Working PaperPDF Available
Potential for diverting Mississippi River industrial
discharges to bordering watershed
Michael G. Waldon and Louis Landesman
Abstract
Louisiana is experiencing rapid coastal land loss and deterioration. Numerous
approaches for protecting and restoring our coast are being investigated and
pursued. Among these approaches is freshwater diversion from the Mississippi
River into the adjacent watersheds. At this time the local, state, and federal
governments are operating freshwater diversions at several locations including
Bayou Lafourche, Violet, and Caernarvon. One obstacle to further development
of diversions is the high capital and operating costs associated with planning,
construction, and operation of such diversions. Diversion of industrial once-
through cooling water could provide a cost-effective means of providing
freshwater to reduce the loss of coastal wetlands and increase wildlife resources in
coastal Louisiana.
Introduction
Louisiana is experiencing rapid coastal land loss and deterioration. In a recent
issue of the Journal of Coastal Research (Boesch et al. 1994) the authors
concluded the following:
"Net loss of coastal wetlands in Louisiana would probably be occurring
without human intervention in this ecosystem because of the limited
wetland-building potential of the delta presently occupied by the
Mississippi River. However, a variety of human activities have caused
wetland loss to accelerate greatly. These activities include construction of
canals for transportation and oil and gas development and the hydrological
modifications that result from them; impoundments and failed land
reclamation; and interference with flood water flow across the natural
levees of the river. Without mitigation or restoration, the modifications
resulting from these activities will continue to cause high rates of wetland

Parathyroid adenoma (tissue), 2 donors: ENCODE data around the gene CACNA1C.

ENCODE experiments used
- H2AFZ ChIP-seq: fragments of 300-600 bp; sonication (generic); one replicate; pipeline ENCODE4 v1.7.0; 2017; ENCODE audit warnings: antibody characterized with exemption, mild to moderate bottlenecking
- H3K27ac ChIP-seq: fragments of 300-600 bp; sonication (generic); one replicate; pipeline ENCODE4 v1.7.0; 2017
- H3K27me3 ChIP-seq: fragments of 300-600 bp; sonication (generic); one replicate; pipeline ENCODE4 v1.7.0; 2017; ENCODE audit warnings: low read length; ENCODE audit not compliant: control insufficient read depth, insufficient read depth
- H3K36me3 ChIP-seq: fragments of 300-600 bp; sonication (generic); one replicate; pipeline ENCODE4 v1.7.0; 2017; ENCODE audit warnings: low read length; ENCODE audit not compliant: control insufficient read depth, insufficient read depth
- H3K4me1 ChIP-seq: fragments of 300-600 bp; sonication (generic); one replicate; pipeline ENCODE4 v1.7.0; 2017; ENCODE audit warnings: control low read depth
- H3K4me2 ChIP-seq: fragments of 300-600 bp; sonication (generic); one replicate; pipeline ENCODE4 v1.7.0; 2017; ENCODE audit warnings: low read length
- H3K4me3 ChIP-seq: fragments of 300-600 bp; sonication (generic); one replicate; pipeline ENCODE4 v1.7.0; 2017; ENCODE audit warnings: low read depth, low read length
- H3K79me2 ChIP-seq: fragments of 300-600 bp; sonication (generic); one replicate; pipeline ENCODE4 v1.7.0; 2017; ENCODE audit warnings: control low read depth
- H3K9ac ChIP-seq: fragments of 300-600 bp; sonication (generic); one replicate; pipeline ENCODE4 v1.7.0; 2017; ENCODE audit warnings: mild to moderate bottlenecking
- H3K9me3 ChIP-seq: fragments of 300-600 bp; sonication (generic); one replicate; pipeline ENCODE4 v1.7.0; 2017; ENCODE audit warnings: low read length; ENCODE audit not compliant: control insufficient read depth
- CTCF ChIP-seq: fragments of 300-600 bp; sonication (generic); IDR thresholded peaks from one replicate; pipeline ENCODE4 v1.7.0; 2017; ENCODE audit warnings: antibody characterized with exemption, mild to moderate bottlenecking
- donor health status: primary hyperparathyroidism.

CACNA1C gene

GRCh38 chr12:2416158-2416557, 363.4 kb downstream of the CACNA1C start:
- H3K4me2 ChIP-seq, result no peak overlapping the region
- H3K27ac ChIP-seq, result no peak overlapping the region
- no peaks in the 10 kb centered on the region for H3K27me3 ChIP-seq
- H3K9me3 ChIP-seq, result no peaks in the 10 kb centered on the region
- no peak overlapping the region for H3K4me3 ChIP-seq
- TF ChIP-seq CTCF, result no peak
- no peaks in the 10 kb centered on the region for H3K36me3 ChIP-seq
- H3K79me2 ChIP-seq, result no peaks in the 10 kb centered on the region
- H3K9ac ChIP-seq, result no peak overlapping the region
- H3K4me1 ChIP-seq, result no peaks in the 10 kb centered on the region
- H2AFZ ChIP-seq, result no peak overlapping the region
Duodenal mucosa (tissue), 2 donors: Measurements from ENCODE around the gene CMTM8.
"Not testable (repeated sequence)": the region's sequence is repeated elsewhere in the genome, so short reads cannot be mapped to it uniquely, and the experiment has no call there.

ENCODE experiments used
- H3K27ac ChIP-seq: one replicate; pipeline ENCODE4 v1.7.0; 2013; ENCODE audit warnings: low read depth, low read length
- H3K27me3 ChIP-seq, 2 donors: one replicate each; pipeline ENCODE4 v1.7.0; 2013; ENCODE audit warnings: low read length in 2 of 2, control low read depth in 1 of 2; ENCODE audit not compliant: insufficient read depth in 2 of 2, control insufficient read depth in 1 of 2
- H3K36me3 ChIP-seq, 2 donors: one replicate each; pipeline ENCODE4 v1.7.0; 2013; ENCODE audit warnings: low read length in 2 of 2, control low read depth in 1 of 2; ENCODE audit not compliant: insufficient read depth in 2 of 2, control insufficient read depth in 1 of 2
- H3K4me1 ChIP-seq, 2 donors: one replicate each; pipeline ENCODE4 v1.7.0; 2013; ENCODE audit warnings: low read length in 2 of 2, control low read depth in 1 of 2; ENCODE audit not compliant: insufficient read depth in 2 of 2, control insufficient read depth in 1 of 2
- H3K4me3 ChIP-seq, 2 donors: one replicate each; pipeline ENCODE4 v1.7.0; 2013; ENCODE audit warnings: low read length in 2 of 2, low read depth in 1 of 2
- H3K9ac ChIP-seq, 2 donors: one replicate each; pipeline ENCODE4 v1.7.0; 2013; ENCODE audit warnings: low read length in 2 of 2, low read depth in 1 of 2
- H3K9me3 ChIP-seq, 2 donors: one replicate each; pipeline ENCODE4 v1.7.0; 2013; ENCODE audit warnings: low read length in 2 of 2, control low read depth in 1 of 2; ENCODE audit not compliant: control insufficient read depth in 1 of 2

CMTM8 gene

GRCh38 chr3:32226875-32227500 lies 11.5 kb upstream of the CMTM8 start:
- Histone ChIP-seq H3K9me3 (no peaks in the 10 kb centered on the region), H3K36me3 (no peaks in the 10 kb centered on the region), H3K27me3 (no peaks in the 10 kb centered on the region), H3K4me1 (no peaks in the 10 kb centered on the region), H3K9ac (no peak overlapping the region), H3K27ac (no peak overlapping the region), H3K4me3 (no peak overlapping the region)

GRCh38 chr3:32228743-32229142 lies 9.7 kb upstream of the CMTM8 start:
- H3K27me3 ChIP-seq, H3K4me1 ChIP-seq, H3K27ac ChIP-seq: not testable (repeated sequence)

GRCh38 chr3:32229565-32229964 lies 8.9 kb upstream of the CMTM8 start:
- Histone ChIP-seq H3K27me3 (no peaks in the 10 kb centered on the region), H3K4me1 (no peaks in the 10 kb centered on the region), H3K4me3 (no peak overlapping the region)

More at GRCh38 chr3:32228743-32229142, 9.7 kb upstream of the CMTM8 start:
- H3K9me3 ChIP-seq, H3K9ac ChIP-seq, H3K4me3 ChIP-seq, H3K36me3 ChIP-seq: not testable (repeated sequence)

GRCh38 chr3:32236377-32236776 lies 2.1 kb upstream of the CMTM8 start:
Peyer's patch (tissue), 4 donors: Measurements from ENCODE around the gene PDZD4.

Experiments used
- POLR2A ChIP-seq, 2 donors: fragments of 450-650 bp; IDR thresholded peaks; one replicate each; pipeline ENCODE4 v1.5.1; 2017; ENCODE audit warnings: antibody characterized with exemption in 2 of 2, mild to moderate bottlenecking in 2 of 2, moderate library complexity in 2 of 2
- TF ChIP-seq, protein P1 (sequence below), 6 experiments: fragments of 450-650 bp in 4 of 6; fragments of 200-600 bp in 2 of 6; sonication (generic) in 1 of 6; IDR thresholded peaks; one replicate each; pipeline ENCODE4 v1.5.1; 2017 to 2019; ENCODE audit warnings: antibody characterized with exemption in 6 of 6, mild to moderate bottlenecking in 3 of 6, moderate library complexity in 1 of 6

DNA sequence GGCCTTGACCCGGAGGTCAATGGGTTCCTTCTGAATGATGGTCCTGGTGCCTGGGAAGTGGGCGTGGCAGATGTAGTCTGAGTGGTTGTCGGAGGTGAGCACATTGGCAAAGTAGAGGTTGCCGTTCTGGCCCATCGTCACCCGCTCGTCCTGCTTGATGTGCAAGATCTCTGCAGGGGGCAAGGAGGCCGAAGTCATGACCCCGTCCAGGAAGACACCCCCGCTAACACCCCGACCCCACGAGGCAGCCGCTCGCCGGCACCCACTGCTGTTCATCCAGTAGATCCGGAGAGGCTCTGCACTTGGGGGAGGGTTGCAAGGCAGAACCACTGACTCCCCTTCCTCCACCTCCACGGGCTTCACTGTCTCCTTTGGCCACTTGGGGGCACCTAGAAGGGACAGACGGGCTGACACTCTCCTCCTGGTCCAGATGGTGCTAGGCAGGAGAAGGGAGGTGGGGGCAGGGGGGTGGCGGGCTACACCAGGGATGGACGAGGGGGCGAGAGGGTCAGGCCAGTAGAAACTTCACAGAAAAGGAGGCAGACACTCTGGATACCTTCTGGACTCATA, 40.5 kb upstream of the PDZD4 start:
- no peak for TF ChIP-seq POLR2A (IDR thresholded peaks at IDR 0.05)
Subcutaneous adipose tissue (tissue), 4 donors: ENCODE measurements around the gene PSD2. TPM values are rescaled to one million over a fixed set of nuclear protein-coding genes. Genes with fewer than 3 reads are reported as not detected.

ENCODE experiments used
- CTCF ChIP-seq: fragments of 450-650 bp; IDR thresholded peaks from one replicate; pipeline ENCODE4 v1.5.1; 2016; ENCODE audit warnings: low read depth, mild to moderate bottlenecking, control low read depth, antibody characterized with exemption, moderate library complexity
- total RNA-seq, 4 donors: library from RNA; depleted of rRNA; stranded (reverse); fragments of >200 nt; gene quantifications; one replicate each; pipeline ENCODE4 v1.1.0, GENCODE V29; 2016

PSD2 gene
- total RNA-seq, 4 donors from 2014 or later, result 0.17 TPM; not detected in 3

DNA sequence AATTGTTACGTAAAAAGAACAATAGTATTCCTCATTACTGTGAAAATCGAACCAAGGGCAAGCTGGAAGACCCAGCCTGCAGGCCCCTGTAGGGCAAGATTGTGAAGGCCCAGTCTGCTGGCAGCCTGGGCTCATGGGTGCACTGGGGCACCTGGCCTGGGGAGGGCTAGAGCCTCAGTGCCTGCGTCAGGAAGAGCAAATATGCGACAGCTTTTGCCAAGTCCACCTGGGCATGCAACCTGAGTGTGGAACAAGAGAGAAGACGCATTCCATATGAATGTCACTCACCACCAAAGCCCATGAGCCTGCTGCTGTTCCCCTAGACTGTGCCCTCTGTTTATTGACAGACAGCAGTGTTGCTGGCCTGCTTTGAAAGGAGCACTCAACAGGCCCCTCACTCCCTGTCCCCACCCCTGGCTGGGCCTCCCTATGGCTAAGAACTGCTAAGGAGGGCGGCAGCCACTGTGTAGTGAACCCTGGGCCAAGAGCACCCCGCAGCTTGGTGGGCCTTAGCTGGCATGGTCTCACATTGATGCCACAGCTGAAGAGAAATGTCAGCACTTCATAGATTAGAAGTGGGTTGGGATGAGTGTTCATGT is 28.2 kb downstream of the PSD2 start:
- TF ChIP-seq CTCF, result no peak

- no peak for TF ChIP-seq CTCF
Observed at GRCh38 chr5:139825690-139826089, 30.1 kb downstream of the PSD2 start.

loss."
One possible approach to mitigating loss of coastal land is freshwater diversion
from the Mississippi River into the adjacent coastal watersheds. At this time the
local, state, and federal governments are operating freshwater diversions at
locations including Bayou Lafourche, Violet and Caernarvon. One obstacle to
further development of these diversions is the high capital and operating costs
such diversion structures require. A proposed expansion of the Bayou Lafourche
diversion to 2000 cfs, for example, is expected to cost 24 million dollars for
planning and construction. Diversion of industrial once-through cooling water
could provide a cost-effective augmentation to these costly projects.
Once-through cooling water is utilized by many of the more than 70 industries
(power generation, chemical manufacturing and petroleum refining) located along
the Mississippi River downstream from Baton Rouge. These sectors withdraw and
return approximately 6 billion gallons of water per day (9000 cubic feet per
second) from the Mississippi River mainstream, or roughly 2 percent of the annual
average streamflow (Lovelace, 1991a, 1991b, 1996).
Funded by federal and state appropriations, a significant effort is currently
underway in Louisiana to protect and restore our coastal lands. One element in
this effort is the establishment of freshwater diversions. The Bayou Lafourche
and Teche-Vermilion River diversions have illustrated the potential these projects
can have to improve water quality and water supply (Waldon and Richards, 1992).
The Caernarvon diversion has provided substantial, though anecdotal, evidence of
improvements in fishery production (Waldon and Bryan 1995). Cost-benefit
studies of the Caernarvon and Davis Pond freshwater diversions are available, and
can provide a preliminary basis for valuing the potential wetland enhancement and
protection contributed by other proposed diversion projects. Caernarvon and
Davis Pond have typical diversion flows of 7000 and 4000 CFS, respectively, and
annual benefits of 9.2 and 7.4 million dollars. This implies an annual benefit of
$1,300 and $1,800 per CFS. Thus, a 1000 CFS diversion of once-through cooling
water would likely have a value in excess of one million dollars per year
(reference).
The redirection of once-through cooling water discharges provides a substantial
and immediate potential for diverting Mississippi River water at little or no cost in
tax dollars. Additionally, providing multiple freshwater diversions along widely
spaced locations is a more environmentally sound configuration than would be
economically achievable using specially constructed pump or siphon projects.
It is anticipated that River industries will adopt the diversion as an improved
method of handling once-through cooling water discharges. Although direct
economic incentives to these industries will vary, we feel that Louisiana industries
are environmentally sensitive and are eager to cooperate in developing
environmental enhancements. The possibility of obtaining wetland mitigation
credit through participation in this program may provide a strong additional
incentive for industrial participation.
Methods
The Mississippi River has sediment loads potentially available to offset coastal
subsidence. All of the Louisiana coastal restoration plans include a call for